Linda Givetash, Canadian Press, February 11, 2018
The public perception of political interference in criminal trials places the independence of Canada’s judiciary system at risk, lawyers say.
Concerns have been raised following federal Justice Minister Jody Wilson-Raybould’s comments on the acquittal of white farmer Gerald Stanley, who had been charged in the death of Cree man Colten Boushie. A jury in Battleford Court of Queen’s Bench found Stanley not guilty on Friday.
Edmonton-based criminal lawyer Tom Engel said when politicians, especially the justice minister, appear to criticize verdicts, the public may believe that future decisions by the courts are influenced by the remarks.
Wilson-Raybould said in a tweet that Canada “can and must do better,” after a jury found Gerald Stanley not guilty of second-degree murder in the shooting death of Colten Boushie.
Prime Minister Justin Trudeau also weighed in at a news conference Saturday, saying Canada has “come to this point as a country far too many times.”
Engel said if the case is appealed, he doesn’t believe the politicians’ comments would colour the decisions made by the appeal courts or Supreme Court of Canada.
The problem, he said, is that the public may perceive that there is an influence.
“You can’t have even that kind of appearance in our justice system,” he said.
Michael Lacy, a partner in the criminal law group Brauti Thorning Zibarras LLP in Toronto, also said politicians “have no business at all” in commenting on the outcome of a trial. “It undermines the independence of the judicial branch,” he said in an email.
“Saying anything that amounts to commenting on the correctness of the verdict, to improve your public image or ensure an appropriate approval rating, should be criticized in Canada,” Lacy said, adding public figures should stick to offering sympathies over the tragic loss of life.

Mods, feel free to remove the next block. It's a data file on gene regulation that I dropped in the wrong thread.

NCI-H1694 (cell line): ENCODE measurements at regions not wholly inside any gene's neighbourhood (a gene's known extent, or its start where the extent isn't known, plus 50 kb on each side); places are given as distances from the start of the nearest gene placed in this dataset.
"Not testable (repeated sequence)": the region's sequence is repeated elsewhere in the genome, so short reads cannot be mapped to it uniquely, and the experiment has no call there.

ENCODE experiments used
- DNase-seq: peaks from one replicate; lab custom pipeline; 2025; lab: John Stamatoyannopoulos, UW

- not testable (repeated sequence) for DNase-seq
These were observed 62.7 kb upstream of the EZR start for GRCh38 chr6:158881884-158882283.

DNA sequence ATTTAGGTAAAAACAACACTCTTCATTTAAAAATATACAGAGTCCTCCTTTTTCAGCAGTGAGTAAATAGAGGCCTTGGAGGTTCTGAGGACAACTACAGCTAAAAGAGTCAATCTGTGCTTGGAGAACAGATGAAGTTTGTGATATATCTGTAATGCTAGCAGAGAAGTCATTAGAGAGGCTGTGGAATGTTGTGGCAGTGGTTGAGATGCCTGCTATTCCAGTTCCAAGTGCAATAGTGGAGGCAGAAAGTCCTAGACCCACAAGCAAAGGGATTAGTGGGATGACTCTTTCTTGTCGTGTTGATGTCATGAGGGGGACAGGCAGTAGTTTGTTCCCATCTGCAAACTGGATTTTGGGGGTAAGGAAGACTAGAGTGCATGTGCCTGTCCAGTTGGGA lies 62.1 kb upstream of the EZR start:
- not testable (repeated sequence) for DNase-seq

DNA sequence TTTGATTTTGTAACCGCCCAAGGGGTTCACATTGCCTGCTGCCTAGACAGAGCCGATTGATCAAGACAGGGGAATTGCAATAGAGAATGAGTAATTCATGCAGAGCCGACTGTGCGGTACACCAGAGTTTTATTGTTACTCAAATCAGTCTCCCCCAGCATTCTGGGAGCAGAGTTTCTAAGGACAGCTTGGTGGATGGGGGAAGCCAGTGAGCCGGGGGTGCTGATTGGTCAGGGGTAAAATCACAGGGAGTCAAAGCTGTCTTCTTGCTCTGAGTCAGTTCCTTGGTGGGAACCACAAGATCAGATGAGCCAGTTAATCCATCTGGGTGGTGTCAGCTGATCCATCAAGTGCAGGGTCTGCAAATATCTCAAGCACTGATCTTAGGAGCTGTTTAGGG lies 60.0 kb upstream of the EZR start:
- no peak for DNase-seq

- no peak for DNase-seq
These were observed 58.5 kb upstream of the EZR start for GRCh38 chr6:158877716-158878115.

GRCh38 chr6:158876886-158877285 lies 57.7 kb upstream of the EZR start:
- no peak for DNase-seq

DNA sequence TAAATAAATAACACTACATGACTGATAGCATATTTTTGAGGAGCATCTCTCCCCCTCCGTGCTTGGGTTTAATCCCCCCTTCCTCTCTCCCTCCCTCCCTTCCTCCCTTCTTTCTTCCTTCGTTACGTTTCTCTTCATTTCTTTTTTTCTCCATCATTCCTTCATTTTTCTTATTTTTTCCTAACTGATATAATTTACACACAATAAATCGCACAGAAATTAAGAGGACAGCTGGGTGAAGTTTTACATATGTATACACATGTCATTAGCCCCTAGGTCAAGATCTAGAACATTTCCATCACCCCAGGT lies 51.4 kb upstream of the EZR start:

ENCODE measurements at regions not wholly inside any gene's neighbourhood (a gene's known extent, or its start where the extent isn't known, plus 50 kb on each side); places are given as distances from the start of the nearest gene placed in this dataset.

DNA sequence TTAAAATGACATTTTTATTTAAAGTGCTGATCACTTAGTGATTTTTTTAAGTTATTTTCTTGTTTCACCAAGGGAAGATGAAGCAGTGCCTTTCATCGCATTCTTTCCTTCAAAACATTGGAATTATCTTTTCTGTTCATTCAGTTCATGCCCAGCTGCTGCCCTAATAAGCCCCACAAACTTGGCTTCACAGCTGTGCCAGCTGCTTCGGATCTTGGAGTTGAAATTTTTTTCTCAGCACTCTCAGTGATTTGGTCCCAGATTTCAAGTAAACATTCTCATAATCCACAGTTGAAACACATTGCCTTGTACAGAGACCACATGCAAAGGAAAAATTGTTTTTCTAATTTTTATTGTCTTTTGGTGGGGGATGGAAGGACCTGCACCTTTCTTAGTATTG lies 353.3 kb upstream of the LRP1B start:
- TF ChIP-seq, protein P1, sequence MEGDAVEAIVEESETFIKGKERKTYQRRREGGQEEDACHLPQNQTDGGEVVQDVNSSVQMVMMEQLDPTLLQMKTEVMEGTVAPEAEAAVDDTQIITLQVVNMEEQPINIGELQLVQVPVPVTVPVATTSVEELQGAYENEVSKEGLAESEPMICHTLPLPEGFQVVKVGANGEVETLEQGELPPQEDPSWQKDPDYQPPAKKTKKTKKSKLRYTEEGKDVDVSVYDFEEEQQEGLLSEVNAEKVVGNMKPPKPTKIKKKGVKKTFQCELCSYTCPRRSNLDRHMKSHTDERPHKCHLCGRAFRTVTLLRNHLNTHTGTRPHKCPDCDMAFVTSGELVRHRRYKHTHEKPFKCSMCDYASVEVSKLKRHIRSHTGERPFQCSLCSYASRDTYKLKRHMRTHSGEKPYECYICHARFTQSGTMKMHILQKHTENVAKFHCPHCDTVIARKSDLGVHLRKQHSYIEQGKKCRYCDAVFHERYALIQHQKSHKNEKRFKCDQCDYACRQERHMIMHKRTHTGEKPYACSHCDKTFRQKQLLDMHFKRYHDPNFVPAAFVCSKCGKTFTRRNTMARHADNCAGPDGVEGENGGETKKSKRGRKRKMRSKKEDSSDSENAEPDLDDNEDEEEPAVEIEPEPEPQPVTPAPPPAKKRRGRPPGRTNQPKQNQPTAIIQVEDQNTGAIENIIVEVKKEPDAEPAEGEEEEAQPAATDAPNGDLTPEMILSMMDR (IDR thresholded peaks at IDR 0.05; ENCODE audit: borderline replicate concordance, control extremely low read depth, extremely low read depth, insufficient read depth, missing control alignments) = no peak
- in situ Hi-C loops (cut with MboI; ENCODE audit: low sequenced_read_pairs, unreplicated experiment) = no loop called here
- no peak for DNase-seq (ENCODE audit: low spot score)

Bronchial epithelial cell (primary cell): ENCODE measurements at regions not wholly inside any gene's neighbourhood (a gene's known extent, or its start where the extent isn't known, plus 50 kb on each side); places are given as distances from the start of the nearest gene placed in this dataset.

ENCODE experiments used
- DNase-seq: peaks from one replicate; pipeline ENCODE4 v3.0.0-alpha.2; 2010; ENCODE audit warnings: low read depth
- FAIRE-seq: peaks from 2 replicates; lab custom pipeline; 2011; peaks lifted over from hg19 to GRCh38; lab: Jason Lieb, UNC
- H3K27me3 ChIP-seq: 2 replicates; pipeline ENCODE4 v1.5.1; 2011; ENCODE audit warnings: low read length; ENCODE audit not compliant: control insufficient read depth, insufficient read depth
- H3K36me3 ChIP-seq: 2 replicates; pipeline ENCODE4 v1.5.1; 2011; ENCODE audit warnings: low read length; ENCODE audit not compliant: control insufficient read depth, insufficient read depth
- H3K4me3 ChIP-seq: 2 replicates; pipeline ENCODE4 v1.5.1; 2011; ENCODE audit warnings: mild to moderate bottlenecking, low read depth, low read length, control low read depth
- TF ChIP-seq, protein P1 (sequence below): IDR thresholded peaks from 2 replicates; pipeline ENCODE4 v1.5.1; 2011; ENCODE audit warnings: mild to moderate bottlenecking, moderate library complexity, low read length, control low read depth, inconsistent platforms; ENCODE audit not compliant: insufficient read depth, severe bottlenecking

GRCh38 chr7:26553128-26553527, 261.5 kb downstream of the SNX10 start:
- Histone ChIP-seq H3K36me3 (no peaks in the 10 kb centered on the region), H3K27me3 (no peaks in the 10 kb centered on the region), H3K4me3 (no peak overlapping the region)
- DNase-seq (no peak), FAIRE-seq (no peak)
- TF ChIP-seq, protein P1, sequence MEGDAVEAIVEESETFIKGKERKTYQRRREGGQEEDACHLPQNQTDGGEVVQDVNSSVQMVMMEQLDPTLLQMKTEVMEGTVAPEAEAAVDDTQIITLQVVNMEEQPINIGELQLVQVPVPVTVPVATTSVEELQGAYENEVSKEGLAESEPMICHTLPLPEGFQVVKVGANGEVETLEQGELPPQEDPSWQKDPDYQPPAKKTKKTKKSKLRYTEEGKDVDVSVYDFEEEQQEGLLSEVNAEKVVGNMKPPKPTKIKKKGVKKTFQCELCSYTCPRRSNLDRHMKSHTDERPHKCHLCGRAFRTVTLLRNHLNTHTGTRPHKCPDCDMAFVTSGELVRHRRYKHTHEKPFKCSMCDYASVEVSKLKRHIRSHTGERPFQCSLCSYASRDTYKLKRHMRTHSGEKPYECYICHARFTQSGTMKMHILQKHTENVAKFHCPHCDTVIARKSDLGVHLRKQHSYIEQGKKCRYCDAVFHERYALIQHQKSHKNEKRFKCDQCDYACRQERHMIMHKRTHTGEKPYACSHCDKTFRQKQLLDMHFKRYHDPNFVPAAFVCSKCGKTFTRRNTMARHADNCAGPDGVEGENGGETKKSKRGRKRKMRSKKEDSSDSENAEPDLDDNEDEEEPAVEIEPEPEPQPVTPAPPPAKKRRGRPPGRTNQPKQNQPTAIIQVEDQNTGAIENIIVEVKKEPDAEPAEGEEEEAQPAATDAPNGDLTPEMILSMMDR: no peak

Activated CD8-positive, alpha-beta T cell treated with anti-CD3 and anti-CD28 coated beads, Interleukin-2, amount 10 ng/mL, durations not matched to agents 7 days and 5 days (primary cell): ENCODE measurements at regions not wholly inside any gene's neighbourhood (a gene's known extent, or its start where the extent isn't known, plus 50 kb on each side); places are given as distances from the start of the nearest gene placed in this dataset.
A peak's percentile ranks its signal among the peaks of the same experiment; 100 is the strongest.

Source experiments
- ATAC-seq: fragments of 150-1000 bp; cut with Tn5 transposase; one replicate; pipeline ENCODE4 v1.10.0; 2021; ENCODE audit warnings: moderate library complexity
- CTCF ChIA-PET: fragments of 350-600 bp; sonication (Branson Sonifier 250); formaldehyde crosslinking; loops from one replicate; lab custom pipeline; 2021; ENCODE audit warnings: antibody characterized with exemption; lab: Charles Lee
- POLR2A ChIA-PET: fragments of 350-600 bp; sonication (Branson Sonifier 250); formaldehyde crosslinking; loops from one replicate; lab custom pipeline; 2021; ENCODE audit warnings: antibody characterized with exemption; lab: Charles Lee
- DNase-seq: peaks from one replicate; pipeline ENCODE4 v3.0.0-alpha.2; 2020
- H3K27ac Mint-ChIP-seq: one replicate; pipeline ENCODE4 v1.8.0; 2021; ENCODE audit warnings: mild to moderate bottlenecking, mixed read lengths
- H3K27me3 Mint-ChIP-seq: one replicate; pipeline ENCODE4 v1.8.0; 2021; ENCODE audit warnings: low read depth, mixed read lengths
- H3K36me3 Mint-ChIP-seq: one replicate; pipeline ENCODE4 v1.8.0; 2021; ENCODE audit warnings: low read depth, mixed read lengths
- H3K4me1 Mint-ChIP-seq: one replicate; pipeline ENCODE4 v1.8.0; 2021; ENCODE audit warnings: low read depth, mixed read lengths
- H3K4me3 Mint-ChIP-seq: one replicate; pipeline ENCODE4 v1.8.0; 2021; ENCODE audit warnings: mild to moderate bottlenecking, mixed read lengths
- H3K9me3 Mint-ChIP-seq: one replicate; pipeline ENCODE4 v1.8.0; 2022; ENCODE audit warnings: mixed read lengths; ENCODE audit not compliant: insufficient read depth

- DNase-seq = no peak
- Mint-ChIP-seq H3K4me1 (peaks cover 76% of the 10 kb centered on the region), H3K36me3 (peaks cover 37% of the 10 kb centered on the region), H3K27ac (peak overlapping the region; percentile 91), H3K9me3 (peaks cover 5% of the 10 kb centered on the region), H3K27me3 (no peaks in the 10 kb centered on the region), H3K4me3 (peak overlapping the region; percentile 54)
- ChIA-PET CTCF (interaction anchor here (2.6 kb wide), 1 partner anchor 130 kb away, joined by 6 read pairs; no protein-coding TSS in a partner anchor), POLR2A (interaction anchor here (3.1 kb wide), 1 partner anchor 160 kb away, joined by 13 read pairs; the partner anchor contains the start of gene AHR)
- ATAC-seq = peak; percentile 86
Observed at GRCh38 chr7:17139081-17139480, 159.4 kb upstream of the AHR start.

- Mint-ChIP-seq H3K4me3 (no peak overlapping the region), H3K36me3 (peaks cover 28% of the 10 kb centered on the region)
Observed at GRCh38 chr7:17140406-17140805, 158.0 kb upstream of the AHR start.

Rallies were held across the country Saturday to show support for, and solidarity with, the Boushie family.
The trial heard that Boushie was shot in the head while he was sitting in an SUV that had been driven onto Stanley’s farm near Biggar, Sask. Stanley testified that he was trying to scare off Boushie and the others in the vehicle. He said the fatal shot occurred when he reached into the SUV to grab the keys out of the ignition and his gun “just went off.”
The Federation of Sovereign Indigenous Nations and Boushie’s family have raised concerns about the trial because there were no visibly Indigenous jurors selected.
Perry Bellegarde, national chief of the Assembly of First Nations, said Saturday that the courts are rife with systemic racism and the justice system is in need of an overhaul.
Engel said the case does raise questions about the diversity of a jury and how members are selected. He said politicians could use this an opportunity to look at how legislative changes can improve those processes, while steering clear of discussing the verdict.
The use of peremptory challenges to eliminate certain people from juries is a procedure that needs to be reconsidered, he said, adding it’s understandable that people are questioning the apparent whiteness of the jury in this case.
“You can’t go from that fact to say the verdict was wrong. Nobody knows that,” Engel said. “I think the perception that’s been created here is just awful in terms of the integrity of that trial and whether racism played a part.”